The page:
Anatomic placement of the acetabulum improves the survival rate in patients with Crowe type-II dysplasia undergoing total hip arthroplasty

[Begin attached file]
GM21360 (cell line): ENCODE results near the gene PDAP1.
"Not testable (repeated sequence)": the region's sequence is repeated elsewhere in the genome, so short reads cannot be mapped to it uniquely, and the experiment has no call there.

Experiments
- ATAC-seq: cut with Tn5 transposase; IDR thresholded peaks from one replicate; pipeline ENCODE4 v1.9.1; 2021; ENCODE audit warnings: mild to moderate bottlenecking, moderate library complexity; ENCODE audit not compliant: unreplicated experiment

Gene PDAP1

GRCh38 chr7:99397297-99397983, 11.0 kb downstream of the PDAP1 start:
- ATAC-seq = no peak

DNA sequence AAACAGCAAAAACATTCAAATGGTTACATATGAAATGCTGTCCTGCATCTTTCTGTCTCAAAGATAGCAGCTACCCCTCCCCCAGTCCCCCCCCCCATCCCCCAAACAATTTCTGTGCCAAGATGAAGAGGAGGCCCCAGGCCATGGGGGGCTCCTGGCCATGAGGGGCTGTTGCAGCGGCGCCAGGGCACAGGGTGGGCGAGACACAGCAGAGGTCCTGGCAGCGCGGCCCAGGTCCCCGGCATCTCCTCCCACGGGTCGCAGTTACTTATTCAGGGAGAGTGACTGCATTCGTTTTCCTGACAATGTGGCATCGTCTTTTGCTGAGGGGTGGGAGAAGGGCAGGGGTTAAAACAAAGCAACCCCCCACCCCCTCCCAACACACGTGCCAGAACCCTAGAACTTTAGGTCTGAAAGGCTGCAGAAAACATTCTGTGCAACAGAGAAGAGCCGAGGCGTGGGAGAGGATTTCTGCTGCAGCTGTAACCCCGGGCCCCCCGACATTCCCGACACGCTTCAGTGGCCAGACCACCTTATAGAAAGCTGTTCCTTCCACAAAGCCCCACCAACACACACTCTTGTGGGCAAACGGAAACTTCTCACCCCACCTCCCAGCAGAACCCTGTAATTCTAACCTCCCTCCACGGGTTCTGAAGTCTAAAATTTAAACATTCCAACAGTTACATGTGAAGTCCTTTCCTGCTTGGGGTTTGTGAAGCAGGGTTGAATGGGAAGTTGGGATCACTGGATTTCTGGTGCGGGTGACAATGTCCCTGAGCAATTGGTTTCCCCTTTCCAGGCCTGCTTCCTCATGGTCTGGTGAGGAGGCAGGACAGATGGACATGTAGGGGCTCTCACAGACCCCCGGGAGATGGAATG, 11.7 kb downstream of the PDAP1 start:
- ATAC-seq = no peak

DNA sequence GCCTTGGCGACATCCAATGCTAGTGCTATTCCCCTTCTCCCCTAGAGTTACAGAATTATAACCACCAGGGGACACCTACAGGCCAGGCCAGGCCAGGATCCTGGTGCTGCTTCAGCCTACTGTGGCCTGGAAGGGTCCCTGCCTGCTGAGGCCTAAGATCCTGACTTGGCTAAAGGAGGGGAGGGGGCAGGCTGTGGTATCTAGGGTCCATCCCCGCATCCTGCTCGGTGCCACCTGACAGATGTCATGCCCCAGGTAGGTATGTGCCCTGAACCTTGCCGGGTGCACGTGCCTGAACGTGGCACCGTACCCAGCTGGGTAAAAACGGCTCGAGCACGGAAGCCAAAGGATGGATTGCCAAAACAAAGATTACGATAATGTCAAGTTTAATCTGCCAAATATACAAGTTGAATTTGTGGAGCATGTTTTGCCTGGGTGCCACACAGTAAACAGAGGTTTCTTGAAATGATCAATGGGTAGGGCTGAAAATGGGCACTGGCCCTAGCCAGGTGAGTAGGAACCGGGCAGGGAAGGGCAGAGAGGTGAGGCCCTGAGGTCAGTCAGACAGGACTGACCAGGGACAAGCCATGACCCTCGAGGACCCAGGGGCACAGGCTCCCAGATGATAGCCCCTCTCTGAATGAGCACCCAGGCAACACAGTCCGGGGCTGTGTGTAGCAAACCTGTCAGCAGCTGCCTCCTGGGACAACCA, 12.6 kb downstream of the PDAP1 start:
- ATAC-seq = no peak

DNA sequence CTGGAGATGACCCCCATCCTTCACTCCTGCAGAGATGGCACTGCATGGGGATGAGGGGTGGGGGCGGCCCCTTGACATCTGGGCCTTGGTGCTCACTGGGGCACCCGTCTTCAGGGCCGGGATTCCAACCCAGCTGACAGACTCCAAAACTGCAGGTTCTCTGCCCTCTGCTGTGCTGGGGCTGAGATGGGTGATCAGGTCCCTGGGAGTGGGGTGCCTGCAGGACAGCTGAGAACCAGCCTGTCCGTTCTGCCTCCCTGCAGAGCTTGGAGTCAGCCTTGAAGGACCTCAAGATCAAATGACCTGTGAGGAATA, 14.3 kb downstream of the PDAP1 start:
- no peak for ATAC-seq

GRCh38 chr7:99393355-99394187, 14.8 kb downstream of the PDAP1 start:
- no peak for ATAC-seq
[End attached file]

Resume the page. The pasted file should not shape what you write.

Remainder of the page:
Total hip replacement in patients with developmental dysplasia of the hip (DDH) is a difficult, technical procedure for surgeons to perform because of the potential risks for these patients to have severe abnormalities in their bones and soft tissues (1,2).. The procedure is more demanding and is associated with a higher rate of complication compared to total hip arthroplasty (THA) for the treatment of primary degenerative osteoarthrosis of the hip (3). In general, the accepted practice is that placement of the acetabulum in the anatomic location is more advantageous biomechanically and may lead to higher prosthetic survival rates in these patients (4-6). Some of the most experienced hip surgeons agree that the optimum location for the center of rotation of a THA is the anatomic position. Therefore, recent literatures suggest placing the acetabular component in the anatomic hip-center for different types of DDH. Several techniques have been used to reconstruct the acetabulum during THA in DDH patients, including augmentation with bone grafting with cemented or noncemented acetabular component (7-9) or using high hip centre (10,11) when there is no better choice. Yet, there still remain some controversies as to whether a high hip center, particularly without bone graft, is the best option for patients with severe hip dysplasia.